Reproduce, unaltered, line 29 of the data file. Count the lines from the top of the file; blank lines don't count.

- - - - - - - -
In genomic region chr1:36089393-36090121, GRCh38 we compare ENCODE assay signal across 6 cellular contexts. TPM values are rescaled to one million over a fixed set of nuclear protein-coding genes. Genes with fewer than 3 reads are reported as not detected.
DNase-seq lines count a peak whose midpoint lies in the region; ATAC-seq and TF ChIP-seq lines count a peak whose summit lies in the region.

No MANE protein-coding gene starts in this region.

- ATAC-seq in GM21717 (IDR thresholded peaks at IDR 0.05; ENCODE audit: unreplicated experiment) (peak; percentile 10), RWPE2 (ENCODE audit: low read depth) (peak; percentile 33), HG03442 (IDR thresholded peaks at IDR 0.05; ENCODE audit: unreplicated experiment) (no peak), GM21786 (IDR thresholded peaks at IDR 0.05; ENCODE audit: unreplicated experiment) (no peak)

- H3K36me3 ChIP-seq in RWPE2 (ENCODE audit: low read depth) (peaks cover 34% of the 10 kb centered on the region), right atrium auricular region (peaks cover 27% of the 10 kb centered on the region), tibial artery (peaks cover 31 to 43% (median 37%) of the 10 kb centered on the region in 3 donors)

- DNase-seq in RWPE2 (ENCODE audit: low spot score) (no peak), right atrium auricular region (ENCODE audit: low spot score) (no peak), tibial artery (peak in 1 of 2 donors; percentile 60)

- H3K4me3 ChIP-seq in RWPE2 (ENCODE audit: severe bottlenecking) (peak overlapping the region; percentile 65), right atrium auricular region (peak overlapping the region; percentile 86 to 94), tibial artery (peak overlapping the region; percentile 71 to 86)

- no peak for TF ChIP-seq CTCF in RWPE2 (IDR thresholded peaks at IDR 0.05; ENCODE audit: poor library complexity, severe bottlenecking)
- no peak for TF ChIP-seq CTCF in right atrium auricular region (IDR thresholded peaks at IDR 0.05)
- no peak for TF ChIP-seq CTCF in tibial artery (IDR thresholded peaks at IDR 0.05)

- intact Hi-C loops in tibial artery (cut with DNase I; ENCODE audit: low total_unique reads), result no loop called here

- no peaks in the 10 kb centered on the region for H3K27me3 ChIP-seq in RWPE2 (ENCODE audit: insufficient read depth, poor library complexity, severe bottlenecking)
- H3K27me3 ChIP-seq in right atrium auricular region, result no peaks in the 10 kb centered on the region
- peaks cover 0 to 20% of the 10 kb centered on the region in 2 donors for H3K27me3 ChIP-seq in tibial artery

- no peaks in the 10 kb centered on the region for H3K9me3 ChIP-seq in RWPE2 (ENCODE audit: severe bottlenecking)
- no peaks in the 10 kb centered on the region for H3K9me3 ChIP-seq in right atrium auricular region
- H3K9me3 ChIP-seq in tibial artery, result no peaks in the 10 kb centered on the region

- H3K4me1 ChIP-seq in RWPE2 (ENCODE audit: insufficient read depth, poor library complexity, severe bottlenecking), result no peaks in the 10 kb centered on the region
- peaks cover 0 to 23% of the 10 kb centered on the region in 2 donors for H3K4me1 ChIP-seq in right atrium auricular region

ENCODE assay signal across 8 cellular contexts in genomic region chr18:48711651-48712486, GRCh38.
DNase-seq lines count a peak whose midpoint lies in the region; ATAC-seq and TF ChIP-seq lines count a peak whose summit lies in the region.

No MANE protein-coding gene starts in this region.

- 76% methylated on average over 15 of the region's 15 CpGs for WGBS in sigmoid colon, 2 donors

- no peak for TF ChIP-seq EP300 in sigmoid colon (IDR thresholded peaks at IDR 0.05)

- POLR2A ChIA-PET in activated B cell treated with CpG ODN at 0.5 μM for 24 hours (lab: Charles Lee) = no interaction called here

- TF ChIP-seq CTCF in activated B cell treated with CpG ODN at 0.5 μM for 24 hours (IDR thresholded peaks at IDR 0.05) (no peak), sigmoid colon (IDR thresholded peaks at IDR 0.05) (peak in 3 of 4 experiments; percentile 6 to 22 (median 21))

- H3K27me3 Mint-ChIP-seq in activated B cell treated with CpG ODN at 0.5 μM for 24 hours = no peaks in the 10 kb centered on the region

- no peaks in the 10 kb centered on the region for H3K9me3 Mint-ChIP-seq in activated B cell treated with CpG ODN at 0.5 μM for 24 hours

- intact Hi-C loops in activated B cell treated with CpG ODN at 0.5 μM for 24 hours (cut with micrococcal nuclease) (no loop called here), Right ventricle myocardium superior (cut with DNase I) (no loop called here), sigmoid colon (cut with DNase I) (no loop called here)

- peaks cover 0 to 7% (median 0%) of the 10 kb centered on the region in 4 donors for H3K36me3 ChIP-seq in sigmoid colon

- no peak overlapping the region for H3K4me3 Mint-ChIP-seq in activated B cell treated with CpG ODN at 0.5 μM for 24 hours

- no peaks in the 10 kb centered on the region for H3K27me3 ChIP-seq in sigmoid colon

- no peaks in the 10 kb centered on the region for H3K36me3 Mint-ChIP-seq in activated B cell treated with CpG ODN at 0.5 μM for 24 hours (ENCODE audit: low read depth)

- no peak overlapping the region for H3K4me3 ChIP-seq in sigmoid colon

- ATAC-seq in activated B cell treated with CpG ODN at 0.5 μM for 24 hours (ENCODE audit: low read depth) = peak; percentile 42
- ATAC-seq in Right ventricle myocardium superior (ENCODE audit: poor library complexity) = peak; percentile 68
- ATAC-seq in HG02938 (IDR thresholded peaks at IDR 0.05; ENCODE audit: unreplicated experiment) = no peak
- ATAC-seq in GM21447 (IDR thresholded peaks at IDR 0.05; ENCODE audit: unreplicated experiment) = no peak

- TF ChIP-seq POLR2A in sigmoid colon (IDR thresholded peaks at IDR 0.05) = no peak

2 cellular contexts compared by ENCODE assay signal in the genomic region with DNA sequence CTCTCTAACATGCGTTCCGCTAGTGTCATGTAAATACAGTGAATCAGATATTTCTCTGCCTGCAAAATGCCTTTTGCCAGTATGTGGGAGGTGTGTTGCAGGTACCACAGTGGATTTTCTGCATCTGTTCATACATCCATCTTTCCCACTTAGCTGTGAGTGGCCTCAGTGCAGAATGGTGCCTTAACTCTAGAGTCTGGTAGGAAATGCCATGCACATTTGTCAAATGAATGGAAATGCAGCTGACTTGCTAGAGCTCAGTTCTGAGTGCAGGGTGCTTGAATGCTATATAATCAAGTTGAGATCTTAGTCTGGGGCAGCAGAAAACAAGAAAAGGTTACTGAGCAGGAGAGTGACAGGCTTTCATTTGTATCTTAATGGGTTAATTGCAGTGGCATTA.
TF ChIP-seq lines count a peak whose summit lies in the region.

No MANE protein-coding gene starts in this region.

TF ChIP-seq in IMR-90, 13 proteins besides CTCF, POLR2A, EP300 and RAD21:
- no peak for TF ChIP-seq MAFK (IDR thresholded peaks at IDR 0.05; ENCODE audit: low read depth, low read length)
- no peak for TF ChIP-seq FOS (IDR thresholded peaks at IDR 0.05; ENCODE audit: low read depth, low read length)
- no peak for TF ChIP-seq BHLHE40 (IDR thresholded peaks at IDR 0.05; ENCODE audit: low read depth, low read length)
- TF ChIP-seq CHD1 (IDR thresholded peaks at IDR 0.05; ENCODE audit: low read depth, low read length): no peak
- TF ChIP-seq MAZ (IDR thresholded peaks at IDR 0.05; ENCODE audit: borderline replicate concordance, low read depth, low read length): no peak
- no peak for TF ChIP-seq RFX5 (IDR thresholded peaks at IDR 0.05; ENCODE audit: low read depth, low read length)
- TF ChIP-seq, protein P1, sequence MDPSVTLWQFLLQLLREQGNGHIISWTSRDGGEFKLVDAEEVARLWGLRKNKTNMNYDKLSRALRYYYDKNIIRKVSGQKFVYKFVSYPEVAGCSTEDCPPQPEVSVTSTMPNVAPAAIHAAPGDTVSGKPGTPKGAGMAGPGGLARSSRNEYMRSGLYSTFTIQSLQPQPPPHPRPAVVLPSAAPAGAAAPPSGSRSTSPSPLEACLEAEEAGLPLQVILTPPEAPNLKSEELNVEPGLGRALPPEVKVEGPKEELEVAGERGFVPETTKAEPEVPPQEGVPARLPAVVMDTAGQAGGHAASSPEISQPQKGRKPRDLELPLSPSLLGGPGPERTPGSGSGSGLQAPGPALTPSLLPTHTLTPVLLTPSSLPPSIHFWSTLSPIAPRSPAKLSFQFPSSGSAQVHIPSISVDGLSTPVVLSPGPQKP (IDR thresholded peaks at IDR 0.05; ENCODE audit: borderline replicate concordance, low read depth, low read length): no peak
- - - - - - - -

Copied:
- intact Hi-C loops in activated B cell treated with CpG ODN at 0.5 μM for 24 hours (cut with micrococcal nuclease) (no loop called here), Right ventricle myocardium superior (cut with DNase I) (no loop called here), sigmoid colon (cut with DNase I) (no loop called here)